THE ROLE OF WETLAND DRAINAGE IN MAINTAINING LATE-SEASON BASEFLOW IN HIGH-ELEVATION HEADWATER STREAMS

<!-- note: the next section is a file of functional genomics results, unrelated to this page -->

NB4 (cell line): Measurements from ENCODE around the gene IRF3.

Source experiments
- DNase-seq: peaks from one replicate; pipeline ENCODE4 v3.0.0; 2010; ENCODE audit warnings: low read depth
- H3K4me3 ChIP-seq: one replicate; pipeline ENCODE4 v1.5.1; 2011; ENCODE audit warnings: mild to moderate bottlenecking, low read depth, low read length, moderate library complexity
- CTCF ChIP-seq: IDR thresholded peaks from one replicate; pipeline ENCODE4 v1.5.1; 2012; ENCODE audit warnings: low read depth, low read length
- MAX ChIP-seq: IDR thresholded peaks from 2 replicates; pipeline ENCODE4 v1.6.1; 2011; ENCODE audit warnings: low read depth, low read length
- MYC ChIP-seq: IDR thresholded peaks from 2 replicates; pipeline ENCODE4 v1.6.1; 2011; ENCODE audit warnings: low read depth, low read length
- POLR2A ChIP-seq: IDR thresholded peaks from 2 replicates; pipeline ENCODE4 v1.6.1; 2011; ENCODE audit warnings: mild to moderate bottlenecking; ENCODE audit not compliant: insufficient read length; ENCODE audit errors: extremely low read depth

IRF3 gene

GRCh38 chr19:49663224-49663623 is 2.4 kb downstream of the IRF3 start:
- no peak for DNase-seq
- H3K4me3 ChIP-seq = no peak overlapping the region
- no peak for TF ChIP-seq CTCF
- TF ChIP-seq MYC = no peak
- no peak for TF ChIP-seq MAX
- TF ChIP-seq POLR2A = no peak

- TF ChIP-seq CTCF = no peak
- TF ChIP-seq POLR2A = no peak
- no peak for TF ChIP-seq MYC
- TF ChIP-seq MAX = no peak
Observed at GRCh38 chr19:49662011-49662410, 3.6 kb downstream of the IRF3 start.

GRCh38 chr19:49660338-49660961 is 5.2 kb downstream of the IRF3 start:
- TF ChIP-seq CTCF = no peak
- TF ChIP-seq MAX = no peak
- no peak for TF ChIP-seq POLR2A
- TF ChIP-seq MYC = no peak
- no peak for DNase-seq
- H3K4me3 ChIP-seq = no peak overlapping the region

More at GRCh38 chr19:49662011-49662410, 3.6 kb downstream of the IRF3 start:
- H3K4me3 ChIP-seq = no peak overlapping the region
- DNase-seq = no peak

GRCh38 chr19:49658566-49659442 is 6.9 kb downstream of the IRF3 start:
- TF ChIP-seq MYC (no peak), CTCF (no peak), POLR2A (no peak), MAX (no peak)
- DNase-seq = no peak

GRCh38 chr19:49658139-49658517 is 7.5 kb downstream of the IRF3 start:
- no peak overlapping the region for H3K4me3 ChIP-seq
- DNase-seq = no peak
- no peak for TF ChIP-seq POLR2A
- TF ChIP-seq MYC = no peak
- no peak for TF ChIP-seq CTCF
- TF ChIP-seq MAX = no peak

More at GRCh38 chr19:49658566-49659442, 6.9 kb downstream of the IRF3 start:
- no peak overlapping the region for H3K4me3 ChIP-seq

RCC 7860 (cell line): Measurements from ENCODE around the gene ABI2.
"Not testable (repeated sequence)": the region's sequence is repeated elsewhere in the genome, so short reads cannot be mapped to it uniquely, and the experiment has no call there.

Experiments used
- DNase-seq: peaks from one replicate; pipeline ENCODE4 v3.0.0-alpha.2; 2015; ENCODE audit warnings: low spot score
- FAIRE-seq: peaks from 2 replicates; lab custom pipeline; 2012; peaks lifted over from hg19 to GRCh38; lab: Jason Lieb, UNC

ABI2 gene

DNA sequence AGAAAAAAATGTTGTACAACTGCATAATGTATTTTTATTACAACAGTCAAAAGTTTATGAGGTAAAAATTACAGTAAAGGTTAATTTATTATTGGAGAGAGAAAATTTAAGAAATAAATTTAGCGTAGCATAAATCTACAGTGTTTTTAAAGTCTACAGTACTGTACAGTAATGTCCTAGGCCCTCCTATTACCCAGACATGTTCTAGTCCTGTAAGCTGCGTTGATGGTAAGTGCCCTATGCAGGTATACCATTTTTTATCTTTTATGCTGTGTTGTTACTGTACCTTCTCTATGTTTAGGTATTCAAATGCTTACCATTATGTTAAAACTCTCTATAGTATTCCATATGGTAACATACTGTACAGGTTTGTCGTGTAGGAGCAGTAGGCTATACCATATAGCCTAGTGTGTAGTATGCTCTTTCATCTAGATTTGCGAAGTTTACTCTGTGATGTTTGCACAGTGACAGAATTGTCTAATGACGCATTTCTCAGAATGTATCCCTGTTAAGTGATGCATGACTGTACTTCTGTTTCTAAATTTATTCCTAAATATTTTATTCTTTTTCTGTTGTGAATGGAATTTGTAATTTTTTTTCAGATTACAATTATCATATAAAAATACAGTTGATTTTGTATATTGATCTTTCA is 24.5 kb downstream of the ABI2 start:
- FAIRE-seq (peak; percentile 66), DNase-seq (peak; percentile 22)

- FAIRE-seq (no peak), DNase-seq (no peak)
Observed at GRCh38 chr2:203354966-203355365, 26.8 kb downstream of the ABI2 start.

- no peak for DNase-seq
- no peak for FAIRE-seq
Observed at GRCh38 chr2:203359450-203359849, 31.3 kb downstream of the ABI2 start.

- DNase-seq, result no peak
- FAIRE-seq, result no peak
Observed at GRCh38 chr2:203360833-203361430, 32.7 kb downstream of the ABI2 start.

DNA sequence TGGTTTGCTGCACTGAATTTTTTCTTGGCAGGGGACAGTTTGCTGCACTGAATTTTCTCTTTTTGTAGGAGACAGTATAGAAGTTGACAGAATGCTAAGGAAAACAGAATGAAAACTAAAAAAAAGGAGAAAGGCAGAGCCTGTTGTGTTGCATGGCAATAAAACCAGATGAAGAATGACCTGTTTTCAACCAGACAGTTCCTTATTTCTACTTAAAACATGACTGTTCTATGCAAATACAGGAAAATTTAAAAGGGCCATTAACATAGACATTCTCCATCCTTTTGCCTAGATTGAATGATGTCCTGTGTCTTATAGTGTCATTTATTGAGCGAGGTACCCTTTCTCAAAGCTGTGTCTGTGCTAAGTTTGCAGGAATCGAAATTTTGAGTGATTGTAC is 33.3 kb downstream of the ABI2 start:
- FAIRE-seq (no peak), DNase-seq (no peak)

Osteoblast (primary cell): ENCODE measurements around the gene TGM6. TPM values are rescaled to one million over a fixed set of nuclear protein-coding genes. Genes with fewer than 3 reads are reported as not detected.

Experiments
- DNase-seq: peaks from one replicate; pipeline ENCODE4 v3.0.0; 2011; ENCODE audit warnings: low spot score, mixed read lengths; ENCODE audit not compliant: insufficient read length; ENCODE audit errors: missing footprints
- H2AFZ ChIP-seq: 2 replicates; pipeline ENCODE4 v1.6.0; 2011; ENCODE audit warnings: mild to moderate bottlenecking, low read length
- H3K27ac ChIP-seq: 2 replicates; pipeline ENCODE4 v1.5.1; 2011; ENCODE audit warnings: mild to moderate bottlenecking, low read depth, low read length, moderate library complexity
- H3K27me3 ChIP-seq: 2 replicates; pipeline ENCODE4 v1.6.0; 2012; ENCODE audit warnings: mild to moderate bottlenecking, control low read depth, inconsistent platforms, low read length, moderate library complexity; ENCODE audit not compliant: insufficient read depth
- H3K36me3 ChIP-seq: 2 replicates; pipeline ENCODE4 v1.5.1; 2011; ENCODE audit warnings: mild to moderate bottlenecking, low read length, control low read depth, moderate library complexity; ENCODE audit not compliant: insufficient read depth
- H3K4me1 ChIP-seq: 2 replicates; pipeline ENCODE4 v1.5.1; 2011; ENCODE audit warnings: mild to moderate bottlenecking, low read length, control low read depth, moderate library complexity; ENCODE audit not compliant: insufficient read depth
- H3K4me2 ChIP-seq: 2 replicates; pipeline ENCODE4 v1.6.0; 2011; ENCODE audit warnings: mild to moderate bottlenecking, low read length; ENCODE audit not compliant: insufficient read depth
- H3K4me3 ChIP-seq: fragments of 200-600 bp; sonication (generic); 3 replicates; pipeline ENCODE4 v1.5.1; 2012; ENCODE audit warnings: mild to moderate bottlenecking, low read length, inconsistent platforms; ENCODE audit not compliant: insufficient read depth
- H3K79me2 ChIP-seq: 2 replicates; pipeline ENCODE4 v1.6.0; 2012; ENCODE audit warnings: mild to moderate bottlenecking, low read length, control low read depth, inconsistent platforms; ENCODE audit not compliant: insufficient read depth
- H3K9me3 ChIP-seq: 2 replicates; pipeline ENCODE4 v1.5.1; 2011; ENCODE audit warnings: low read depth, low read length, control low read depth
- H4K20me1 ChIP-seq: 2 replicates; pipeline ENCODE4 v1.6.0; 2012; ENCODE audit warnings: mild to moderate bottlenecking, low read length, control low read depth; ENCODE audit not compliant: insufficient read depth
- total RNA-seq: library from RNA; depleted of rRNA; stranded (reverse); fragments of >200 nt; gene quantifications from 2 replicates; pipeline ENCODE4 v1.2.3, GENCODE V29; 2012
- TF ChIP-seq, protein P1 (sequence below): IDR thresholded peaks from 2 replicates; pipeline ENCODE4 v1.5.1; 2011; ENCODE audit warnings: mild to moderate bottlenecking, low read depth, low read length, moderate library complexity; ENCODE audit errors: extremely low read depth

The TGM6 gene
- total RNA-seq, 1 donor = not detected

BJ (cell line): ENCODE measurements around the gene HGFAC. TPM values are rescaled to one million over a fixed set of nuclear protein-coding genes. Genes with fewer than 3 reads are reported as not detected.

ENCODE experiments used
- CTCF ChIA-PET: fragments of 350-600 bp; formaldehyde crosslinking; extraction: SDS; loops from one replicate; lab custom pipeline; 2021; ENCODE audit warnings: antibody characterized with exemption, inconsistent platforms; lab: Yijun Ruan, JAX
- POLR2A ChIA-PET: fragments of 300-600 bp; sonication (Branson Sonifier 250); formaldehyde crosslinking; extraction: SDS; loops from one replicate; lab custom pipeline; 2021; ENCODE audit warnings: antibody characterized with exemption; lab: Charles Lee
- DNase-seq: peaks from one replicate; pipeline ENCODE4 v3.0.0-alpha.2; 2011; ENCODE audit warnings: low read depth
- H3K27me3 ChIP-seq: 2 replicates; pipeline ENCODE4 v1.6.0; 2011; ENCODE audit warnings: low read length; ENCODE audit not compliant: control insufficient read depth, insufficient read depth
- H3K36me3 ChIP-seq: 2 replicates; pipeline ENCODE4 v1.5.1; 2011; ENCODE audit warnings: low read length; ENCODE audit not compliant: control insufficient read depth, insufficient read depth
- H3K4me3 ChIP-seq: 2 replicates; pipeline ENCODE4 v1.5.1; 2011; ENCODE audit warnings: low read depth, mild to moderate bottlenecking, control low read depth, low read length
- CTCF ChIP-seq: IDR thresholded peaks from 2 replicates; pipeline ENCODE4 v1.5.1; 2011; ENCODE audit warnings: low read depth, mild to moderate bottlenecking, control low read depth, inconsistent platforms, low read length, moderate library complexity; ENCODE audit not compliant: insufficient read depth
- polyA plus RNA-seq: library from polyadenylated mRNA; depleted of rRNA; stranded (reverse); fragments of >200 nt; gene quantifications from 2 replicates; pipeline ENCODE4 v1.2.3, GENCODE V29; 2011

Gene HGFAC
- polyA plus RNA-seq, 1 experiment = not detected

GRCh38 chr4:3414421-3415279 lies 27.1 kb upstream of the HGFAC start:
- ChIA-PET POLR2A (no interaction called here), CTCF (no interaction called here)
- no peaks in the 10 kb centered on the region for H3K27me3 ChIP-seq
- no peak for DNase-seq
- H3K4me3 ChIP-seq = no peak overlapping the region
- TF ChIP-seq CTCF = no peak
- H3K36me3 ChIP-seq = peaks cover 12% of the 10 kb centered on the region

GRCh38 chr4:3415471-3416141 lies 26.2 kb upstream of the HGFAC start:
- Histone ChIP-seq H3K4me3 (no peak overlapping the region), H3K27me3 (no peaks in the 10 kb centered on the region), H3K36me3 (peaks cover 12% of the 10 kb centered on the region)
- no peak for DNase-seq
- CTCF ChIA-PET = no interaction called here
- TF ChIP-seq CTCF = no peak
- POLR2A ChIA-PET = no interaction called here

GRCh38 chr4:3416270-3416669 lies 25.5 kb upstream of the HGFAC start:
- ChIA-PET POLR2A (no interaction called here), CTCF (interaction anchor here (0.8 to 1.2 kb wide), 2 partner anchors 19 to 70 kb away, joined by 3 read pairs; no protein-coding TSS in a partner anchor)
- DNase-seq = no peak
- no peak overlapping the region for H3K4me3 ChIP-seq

The time at which baseflow discharge becomes significant may vary between wet and dry years. To estimate the time, we took the second derivative (SD) of the stream discharge vs time data to determine the day of the year when the rate of change of discharge slows and approaches zero. The Conductivity Mass Balance method was used to estimate the baseflow contribution to streamflow using the flow and SC data. The baseflow index (BFI), the fraction of streamflow that is baseflow, was determined on a daily timestep. Comparing the SD results to the BFI results using several years of data, the timing when the SD approaches zero occurs around the time that BFI is 15%. Using data from 2018 (a dry year) and 2019 (a wet year), the day of year in 2018 was 174 (BFI; 171 SD) and for 2019, it was day 215 (BFI; 217 SD). Baseflow became significant approximately 30-40 days before the wet year. Future work will investigate how the time of peak snow water equivalent and snow all gone influences the timing when baseflow becomes important. These results may allow temporal variations to be used to estimate the potential effects of climate variability on wetland drainage and baseflow in headwater streams.